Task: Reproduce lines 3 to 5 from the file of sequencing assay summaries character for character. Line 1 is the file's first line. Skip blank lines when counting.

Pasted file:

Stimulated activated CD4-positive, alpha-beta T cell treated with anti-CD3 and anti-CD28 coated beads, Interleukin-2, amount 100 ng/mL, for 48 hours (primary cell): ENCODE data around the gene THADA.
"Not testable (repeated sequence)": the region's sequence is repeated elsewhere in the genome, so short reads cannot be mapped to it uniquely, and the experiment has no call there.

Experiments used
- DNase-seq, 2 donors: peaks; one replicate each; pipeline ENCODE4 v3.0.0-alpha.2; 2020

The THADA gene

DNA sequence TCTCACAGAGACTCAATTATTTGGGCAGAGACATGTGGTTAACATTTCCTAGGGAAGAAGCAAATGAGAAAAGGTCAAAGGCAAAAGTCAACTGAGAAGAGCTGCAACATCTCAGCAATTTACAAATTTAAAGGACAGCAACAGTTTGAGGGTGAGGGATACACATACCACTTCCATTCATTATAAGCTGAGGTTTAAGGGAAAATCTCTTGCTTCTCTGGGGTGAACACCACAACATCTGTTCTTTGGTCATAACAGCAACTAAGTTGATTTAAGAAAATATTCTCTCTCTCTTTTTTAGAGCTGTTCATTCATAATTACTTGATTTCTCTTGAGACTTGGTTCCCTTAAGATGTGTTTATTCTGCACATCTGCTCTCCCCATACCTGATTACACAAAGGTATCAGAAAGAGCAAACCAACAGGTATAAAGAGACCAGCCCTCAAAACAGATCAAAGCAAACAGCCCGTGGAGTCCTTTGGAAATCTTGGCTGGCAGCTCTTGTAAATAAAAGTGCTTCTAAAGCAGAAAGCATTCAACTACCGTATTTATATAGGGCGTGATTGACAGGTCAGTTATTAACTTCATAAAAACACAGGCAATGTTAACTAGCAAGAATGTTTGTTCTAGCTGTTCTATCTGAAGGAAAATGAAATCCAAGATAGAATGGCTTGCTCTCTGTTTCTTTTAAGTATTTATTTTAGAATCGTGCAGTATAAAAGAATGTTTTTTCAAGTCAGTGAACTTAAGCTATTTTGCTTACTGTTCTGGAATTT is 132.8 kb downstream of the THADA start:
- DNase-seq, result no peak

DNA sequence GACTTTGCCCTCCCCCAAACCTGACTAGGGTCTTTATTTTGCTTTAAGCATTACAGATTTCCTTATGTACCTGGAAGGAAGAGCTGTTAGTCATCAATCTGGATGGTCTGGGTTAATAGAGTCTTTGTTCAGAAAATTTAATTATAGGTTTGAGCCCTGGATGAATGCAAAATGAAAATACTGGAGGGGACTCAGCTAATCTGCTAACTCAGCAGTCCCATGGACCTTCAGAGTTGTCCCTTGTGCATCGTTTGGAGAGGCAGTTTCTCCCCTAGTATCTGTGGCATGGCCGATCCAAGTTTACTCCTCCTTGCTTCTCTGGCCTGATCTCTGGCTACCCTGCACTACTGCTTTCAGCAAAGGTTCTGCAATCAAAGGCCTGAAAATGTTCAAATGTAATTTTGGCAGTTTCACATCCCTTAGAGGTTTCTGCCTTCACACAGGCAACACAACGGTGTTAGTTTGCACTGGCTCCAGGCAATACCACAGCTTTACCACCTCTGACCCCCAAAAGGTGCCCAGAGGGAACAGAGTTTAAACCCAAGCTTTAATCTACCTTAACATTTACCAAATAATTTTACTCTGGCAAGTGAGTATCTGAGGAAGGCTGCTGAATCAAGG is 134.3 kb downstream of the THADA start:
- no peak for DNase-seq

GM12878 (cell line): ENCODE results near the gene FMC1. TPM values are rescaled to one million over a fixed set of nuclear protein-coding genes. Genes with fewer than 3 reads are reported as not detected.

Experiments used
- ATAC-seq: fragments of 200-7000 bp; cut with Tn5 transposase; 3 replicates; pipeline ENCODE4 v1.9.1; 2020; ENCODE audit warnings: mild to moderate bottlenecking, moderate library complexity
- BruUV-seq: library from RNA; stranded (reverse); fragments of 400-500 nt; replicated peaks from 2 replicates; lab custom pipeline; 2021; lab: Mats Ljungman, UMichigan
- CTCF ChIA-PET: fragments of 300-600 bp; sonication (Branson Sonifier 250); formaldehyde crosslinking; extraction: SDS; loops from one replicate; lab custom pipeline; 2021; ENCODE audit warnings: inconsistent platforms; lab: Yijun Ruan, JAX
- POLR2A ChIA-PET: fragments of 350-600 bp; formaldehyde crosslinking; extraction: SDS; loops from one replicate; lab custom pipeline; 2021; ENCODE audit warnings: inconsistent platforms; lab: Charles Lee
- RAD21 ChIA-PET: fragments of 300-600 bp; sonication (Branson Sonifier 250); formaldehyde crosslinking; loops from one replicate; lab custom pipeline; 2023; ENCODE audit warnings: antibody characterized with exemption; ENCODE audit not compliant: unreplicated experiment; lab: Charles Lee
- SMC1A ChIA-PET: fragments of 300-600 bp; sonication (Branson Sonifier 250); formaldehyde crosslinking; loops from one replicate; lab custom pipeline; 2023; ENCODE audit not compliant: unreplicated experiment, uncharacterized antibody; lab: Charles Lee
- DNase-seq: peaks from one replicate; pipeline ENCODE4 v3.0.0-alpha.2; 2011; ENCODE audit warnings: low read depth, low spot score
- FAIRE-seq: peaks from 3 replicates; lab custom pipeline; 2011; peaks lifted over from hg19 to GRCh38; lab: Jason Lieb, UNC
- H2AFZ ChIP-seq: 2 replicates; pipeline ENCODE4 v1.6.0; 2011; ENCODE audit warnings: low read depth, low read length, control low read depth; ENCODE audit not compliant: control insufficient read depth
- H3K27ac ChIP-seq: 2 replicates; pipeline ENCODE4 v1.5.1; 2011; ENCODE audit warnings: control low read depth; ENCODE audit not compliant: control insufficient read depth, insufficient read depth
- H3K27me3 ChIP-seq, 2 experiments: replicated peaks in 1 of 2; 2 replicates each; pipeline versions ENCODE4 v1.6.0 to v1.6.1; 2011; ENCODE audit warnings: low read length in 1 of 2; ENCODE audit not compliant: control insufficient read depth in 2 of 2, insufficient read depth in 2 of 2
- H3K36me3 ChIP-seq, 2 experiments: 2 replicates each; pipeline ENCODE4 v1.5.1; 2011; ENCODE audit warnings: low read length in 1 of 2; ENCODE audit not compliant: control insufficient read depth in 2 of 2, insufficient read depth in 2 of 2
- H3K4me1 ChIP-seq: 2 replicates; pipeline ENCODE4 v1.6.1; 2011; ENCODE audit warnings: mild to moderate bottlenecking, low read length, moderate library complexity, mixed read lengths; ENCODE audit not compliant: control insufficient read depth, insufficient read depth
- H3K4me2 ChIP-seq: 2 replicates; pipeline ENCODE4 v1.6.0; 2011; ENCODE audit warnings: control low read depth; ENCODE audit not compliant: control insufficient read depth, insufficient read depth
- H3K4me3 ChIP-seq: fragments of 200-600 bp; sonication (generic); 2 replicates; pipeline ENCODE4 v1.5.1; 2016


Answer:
Experiments used
- DNase-seq, 2 donors: peaks; one replicate each; pipeline ENCODE4 v3.0.0-alpha.2; 2020

The THADA gene